20,000 Endangered Archaeological Sites Now Catalogued in a New Online Database

We all know that civ­i­liza­tions, through the mil­len­nia, have had a way of ris­ing and falling. But many of us don’t yet appre­ci­ate the fact that even after the fall, a civ­i­liza­tion still has val­ue — and can still come to harm. Archae­ol­o­gists have used the traces left by bygone ear­ly cities, nations, and empires to gain an in-depth under­stand­ing of human his­to­ry, but they can only con­tin­ue doing so if the sites they study have the prop­er pro­tec­tion. The newest tool to advance that cause takes the form of the Endan­gered Archae­ol­o­gy in the Mid­dle East & North Africa (EAMENA) Data­base, a rich source of infor­ma­tion, includ­ing satel­lite imagery and pub­lished reports, about the threat­ened archae­o­log­i­cal sites and land­scapes in that part of the world.

Based at the Uni­ver­si­ties of Oxford, Leices­ter, and Durham and built with the Get­ty Con­ser­va­tion Insti­tute and World Mon­u­ments Fund’s open-source plat­form Arch­es, the Eng­lish- and Ara­bic-Lan­guage Data­base uses, “an inter­ac­tive map that traces the dis­tri­b­u­tion of sites under threat,” writes Smith­son­ian’s Brig­it Katz.

“You can click on select locales for infor­ma­tion about how the sites were once used, and the types of dis­tur­bances that have occurred over the years. A pre-pop­u­lat­ed search func­tion lets users browse through gen­er­al cat­e­gories — like ‘Pen­dants,’ a type of cir­cu­lar bur­ial enclo­sure that is asso­ci­at­ed with some 700 sites in the database—and through spe­cif­ic loca­tions.”

“Petra, Jeri­cho, and the ancient port of Byb­los are just three of the thou­sands of at-risk archae­o­log­i­cal sites scat­tered across the Mid­dle East and North Africa,” writes Hyper­al­ler­gic’s Claire Voon. “Aside from the destruc­tion wrought by wartime con­flict, they also face dam­age from loot­ing; agri­cul­tur­al prac­tices; the con­struc­tion of pipelines, refugee camps, and min­ing; and nat­ur­al ero­sion.” In a press release announc­ing the pro­jec­t’s launch late last month, EAMENA’s direc­tor, Dr. Robert Bew­ley said that “not all dam­age and threats to the archae­ol­o­gy can be pre­vent­ed, but they can be mit­i­gat­ed through the shar­ing of infor­ma­tion and spe­cial­ist skills.” And apart from the impor­tance of pre­serv­ing irre­place­able pieces of glob­al cul­tur­al her­itage, we might step back and con­sid­er that, the bet­ter we under­stand the tra­jec­to­ry of past civ­i­liza­tions, the more we can ensure a pos­i­tive one for our own.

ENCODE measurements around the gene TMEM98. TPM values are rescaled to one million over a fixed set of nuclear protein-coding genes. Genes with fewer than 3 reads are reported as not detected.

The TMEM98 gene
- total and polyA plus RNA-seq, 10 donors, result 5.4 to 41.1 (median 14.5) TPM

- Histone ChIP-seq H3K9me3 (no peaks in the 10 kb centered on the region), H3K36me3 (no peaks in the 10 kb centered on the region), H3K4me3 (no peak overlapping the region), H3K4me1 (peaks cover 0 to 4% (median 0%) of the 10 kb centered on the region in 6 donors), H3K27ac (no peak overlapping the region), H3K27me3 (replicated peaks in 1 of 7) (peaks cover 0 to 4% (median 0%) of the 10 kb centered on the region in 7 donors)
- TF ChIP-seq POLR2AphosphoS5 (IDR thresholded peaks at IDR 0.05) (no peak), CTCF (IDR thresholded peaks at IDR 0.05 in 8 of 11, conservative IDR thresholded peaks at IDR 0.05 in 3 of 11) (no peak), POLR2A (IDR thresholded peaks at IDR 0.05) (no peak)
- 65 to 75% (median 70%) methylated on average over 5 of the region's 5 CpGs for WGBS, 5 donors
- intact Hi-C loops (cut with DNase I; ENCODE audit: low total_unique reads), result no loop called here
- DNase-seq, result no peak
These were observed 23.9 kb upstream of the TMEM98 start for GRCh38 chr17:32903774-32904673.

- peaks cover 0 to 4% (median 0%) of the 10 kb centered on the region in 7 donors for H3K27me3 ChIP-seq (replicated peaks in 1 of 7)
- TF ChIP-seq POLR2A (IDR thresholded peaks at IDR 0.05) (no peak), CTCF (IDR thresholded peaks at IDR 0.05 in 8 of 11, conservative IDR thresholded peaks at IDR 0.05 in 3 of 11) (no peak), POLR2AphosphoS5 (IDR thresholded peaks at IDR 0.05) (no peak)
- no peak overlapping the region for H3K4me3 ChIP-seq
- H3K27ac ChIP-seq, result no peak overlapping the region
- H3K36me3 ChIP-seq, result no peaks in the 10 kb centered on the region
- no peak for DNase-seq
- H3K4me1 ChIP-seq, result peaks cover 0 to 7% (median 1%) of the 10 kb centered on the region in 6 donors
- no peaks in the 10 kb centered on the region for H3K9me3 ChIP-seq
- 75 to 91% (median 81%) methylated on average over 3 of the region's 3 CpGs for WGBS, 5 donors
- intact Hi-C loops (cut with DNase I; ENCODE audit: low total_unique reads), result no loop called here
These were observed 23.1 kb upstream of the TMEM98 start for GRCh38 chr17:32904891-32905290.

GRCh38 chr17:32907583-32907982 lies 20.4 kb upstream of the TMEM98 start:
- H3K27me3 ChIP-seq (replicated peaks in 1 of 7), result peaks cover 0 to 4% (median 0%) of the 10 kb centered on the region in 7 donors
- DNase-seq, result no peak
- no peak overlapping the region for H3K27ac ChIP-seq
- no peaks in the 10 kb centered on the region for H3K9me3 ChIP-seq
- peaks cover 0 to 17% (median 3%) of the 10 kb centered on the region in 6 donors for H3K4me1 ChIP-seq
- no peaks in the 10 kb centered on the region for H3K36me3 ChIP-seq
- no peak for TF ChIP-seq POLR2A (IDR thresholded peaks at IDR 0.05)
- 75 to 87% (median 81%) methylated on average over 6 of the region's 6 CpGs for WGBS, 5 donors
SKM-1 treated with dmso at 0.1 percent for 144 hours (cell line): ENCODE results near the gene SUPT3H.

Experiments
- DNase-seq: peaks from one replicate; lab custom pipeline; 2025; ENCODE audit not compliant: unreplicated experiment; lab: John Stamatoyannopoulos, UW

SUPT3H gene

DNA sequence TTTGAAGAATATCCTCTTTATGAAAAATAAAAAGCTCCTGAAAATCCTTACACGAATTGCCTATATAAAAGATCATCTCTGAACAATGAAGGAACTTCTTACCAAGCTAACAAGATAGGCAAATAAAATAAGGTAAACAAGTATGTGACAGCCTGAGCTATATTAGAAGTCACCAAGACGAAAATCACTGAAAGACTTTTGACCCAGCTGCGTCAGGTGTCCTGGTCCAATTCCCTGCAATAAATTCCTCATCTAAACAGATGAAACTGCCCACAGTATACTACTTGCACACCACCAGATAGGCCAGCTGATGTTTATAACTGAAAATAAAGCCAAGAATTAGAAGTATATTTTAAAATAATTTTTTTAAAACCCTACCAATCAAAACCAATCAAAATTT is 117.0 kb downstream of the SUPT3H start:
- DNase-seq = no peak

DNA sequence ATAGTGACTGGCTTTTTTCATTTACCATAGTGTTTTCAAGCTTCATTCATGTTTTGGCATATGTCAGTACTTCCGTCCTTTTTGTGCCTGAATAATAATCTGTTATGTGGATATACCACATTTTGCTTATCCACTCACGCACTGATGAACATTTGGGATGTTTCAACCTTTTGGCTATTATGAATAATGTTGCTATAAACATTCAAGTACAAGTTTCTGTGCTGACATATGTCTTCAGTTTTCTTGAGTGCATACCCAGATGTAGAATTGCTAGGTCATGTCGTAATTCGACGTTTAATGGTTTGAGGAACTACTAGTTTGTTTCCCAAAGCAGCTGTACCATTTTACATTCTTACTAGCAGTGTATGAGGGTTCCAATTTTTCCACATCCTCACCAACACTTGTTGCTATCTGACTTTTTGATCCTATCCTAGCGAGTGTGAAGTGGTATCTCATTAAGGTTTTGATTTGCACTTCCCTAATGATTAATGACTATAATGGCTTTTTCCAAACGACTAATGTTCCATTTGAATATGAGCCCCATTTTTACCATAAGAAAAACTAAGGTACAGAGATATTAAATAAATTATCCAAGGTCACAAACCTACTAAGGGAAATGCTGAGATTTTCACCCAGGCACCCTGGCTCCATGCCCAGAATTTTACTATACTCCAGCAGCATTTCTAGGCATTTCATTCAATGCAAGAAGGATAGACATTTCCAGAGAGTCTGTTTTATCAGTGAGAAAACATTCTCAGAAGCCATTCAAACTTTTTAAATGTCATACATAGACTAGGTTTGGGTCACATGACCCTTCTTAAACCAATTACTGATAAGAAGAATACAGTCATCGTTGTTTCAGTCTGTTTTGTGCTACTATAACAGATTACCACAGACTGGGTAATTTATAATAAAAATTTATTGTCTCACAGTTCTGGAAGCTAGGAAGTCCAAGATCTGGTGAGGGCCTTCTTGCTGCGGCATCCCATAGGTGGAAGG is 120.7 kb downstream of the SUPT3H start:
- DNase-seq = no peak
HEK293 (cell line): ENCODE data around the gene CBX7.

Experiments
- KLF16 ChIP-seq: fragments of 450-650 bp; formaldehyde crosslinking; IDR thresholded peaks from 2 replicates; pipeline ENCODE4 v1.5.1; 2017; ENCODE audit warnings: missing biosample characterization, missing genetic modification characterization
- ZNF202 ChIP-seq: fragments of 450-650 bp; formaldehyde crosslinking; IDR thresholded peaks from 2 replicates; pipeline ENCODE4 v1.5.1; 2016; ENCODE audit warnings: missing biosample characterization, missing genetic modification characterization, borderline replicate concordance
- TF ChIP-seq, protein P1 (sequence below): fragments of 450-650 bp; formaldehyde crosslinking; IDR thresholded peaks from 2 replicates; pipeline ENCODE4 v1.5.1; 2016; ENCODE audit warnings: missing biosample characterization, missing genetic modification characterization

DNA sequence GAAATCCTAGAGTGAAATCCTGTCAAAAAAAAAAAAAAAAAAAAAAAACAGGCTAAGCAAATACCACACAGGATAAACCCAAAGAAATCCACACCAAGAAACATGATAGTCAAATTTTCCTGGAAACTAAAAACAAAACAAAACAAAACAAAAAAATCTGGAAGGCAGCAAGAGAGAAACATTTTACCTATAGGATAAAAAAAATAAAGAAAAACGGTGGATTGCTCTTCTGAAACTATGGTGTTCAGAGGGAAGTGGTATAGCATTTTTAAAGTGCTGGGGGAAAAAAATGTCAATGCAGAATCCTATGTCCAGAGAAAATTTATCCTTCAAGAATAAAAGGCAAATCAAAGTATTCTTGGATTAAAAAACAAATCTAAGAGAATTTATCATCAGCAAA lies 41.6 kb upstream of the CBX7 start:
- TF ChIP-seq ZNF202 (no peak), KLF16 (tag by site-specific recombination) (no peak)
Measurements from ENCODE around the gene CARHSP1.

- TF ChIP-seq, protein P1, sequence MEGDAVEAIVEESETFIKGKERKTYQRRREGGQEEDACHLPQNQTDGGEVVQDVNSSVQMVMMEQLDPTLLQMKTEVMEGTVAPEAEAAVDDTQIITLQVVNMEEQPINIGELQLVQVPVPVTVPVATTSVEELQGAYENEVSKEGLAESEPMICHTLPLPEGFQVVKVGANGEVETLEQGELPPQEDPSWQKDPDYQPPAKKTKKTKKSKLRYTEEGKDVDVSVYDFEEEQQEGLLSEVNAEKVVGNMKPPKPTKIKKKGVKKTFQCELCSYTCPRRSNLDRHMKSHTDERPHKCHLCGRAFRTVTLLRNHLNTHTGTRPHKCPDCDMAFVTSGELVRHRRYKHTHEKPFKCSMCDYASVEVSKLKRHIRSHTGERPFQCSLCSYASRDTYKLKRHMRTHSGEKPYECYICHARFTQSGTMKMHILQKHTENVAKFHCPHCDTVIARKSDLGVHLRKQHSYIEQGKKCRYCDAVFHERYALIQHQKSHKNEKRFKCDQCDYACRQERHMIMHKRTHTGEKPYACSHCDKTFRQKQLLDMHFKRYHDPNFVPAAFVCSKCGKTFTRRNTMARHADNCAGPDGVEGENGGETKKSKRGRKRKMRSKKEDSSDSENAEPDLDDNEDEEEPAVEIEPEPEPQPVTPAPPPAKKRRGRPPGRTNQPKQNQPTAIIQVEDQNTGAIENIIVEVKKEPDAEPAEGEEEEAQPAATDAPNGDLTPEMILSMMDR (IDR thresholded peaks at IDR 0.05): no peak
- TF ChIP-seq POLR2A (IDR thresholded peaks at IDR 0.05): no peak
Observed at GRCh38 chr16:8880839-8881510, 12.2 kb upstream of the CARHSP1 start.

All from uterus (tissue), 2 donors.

Click here to vis­it the Endan­gered Archae­ol­o­gy in the Mid­dle East & North Africa (EAMENA) Data­base.

via Smith­son­ian 

Relat­ed Con­tent:

Free Cours­es in Ancient His­to­ry, Lit­er­a­ture & Phi­los­o­phy

Rome Reborn: Take a Vir­tu­al Tour of Ancient Rome, Cir­ca 320 C.E.

How the Egypt­ian Pyra­mids Were Built: A New The­o­ry in 3D Ani­ma­tion

Vis­it Pom­peii (also Stone­henge & Ver­sailles) with Google Street View

Beer Archae­ol­o­gy: Yes, It’s a Thing

Based in Seoul, Col­in Mar­shall writes and broad­casts on cities and cul­ture. He’s at work on a book about Los Ange­les, A Los Ange­les Primer, the video series The City in Cin­e­ma, the crowd­fund­ed jour­nal­ism project Where Is the City of the Future?, and the Los Ange­les Review of Books’ Korea Blog. Fol­low him on Twit­ter at @colinmarshall or on Face­book.

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